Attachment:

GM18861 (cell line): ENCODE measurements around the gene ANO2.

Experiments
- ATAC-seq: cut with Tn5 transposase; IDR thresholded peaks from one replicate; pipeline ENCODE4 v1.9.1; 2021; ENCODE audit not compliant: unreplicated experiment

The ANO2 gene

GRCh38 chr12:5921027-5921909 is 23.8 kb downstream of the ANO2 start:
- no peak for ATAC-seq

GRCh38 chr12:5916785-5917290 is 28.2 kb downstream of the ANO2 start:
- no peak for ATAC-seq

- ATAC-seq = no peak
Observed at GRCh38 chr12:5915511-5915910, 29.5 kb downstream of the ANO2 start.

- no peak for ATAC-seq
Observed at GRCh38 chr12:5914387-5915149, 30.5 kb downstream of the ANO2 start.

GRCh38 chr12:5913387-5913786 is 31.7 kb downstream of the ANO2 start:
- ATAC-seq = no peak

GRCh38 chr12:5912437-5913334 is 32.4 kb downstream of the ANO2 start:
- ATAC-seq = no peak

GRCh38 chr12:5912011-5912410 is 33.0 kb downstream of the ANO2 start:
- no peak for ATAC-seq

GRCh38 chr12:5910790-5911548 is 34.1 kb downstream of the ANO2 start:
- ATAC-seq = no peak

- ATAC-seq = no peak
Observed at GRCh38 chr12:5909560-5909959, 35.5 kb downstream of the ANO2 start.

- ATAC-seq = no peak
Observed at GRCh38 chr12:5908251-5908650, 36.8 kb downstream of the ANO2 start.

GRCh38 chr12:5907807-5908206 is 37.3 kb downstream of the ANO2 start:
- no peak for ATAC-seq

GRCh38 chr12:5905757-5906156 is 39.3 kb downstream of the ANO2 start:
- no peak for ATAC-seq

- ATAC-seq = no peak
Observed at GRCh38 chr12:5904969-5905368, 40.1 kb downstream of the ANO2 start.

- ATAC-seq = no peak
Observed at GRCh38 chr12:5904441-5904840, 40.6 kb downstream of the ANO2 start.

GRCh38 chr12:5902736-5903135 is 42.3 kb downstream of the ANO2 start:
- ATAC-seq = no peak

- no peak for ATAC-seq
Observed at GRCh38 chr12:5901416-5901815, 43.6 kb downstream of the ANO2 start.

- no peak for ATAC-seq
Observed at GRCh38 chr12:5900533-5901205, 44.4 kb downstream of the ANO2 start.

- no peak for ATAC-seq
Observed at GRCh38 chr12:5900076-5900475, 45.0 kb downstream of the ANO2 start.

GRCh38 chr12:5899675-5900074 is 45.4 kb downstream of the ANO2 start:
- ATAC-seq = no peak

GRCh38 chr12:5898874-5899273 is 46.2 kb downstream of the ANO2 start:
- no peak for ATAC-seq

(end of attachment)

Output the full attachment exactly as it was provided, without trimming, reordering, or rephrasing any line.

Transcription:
GM18861 (cell line): ENCODE measurements around the gene ANO2.

Experiments
- ATAC-seq: cut with Tn5 transposase; IDR thresholded peaks from one replicate; pipeline ENCODE4 v1.9.1; 2021; ENCODE audit not compliant: unreplicated experiment

The ANO2 gene

GRCh38 chr12:5921027-5921909 is 23.8 kb downstream of the ANO2 start:
- no peak for ATAC-seq

GRCh38 chr12:5916785-5917290 is 28.2 kb downstream of the ANO2 start:
- no peak for ATAC-seq

- ATAC-seq = no peak
Observed at GRCh38 chr12:5915511-5915910, 29.5 kb downstream of the ANO2 start.

- no peak for ATAC-seq
Observed at GRCh38 chr12:5914387-5915149, 30.5 kb downstream of the ANO2 start.

GRCh38 chr12:5913387-5913786 is 31.7 kb downstream of the ANO2 start:
- ATAC-seq = no peak

GRCh38 chr12:5912437-5913334 is 32.4 kb downstream of the ANO2 start:
- ATAC-seq = no peak

GRCh38 chr12:5912011-5912410 is 33.0 kb downstream of the ANO2 start:
- no peak for ATAC-seq

GRCh38 chr12:5910790-5911548 is 34.1 kb downstream of the ANO2 start:
- ATAC-seq = no peak

- ATAC-seq = no peak
Observed at GRCh38 chr12:5909560-5909959, 35.5 kb downstream of the ANO2 start.

- ATAC-seq = no peak
Observed at GRCh38 chr12:5908251-5908650, 36.8 kb downstream of the ANO2 start.

GRCh38 chr12:5907807-5908206 is 37.3 kb downstream of the ANO2 start:
- no peak for ATAC-seq

GRCh38 chr12:5905757-5906156 is 39.3 kb downstream of the ANO2 start:
- no peak for ATAC-seq

- ATAC-seq = no peak
Observed at GRCh38 chr12:5904969-5905368, 40.1 kb downstream of the ANO2 start.

- ATAC-seq = no peak
Observed at GRCh38 chr12:5904441-5904840, 40.6 kb downstream of the ANO2 start.

GRCh38 chr12:5902736-5903135 is 42.3 kb downstream of the ANO2 start:
- ATAC-seq = no peak

- no peak for ATAC-seq
Observed at GRCh38 chr12:5901416-5901815, 43.6 kb downstream of the ANO2 start.

- no peak for ATAC-seq
Observed at GRCh38 chr12:5900533-5901205, 44.4 kb downstream of the ANO2 start.

- no peak for ATAC-seq
Observed at GRCh38 chr12:5900076-5900475, 45.0 kb downstream of the ANO2 start.

GRCh38 chr12:5899675-5900074 is 45.4 kb downstream of the ANO2 start:
- ATAC-seq = no peak

GRCh38 chr12:5898874-5899273 is 46.2 kb downstream of the ANO2 start:
- no peak for ATAC-seq